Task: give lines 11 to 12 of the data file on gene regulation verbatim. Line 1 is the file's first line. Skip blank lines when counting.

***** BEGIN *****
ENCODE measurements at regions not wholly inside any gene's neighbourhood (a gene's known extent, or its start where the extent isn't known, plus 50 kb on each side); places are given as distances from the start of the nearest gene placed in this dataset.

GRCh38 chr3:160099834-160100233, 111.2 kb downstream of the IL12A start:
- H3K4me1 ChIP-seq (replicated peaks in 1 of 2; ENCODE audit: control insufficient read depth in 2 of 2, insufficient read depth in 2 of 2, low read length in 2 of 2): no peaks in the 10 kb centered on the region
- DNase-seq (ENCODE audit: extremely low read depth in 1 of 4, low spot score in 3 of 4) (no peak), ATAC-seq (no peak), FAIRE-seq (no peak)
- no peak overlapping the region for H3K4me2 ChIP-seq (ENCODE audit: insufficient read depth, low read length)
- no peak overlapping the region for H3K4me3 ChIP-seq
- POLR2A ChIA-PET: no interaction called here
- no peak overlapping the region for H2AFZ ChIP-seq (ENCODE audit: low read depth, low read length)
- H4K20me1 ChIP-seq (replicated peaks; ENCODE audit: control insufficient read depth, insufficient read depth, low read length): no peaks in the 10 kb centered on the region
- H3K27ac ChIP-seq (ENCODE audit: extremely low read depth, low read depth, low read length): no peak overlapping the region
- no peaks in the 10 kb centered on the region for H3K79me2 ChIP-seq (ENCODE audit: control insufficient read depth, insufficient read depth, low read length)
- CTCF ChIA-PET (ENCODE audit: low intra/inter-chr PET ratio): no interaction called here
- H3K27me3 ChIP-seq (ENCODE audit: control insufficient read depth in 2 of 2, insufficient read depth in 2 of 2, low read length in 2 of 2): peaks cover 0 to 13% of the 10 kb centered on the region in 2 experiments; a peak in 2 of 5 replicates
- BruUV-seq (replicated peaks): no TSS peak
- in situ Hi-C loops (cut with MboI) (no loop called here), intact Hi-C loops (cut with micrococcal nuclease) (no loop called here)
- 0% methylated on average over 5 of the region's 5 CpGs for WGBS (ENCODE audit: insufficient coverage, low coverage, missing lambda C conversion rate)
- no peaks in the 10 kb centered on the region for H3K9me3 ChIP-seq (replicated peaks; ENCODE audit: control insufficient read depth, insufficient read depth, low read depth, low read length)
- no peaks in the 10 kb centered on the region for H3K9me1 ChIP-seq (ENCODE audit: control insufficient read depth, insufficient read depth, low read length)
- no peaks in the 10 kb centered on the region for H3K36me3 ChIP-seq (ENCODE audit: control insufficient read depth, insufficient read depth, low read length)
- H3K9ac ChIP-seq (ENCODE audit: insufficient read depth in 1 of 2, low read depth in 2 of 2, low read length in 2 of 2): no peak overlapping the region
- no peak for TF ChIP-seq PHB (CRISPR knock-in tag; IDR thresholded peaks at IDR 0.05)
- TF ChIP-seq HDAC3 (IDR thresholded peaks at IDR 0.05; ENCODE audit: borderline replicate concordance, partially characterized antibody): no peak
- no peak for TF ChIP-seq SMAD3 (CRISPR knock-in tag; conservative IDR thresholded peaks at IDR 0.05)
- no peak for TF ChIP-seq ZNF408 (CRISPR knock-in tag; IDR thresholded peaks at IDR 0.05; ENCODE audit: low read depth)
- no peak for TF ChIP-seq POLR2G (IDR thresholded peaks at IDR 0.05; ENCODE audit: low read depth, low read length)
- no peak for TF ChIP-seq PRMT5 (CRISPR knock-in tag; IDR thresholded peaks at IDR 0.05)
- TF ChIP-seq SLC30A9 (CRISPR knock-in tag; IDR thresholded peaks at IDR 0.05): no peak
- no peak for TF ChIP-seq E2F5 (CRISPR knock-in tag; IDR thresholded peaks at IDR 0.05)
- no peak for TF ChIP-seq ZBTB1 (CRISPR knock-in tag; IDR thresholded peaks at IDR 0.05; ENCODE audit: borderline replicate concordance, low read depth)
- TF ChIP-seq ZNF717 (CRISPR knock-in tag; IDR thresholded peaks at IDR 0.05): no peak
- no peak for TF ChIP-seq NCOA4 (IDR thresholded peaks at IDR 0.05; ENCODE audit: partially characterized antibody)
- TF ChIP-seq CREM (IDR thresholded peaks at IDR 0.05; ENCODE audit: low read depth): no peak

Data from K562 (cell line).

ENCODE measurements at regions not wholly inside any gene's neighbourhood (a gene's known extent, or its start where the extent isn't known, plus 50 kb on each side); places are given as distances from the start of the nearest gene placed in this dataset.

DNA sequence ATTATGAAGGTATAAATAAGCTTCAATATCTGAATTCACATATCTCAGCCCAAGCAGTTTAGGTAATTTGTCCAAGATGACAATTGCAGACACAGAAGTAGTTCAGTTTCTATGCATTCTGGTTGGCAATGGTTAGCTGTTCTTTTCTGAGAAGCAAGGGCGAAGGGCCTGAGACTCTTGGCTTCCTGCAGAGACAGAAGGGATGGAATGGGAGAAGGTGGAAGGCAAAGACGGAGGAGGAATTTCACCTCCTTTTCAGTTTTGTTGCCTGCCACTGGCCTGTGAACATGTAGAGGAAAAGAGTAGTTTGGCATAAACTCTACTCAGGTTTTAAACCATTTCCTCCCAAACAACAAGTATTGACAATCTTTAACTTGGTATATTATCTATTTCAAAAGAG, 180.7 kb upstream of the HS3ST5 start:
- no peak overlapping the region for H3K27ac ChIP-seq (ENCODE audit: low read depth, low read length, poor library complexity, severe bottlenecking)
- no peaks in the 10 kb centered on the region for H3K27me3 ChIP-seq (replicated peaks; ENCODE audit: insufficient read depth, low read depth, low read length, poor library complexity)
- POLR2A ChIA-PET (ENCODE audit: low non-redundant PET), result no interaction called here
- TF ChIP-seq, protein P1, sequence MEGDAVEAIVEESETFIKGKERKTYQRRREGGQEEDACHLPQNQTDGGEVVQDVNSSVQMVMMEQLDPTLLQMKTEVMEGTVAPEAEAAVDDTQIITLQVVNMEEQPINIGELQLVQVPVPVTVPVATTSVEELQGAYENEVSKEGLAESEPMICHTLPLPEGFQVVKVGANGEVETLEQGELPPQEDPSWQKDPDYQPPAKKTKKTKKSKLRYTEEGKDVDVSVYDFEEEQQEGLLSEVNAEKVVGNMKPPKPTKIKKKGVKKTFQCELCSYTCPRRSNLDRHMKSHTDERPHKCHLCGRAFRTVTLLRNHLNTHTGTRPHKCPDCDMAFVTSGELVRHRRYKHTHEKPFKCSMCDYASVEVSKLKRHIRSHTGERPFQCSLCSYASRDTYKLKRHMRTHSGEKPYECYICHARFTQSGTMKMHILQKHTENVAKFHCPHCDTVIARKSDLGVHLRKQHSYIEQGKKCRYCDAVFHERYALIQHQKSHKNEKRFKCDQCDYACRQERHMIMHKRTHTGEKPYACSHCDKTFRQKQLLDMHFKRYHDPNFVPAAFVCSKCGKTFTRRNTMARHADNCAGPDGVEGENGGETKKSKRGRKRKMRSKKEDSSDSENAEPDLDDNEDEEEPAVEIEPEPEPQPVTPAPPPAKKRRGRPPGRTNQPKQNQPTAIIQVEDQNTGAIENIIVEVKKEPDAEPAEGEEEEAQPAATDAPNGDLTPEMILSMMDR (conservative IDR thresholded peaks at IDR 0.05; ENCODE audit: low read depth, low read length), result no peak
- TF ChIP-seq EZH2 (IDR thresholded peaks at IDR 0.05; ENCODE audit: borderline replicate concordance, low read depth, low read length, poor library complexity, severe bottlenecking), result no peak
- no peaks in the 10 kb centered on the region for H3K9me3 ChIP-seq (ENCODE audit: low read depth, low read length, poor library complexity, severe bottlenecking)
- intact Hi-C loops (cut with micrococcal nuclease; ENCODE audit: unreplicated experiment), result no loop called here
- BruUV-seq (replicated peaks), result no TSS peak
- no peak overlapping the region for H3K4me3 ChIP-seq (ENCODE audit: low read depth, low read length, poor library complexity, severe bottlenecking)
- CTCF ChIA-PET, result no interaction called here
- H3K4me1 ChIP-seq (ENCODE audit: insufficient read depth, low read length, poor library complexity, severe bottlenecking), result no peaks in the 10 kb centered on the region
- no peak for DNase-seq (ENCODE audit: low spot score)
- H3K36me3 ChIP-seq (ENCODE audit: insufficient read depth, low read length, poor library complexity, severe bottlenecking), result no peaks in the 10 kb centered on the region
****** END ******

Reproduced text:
- no peaks in the 10 kb centered on the region for H3K79me2 ChIP-seq (ENCODE audit: control insufficient read depth, insufficient read depth, low read length)
- CTCF ChIA-PET (ENCODE audit: low intra/inter-chr PET ratio): no interaction called here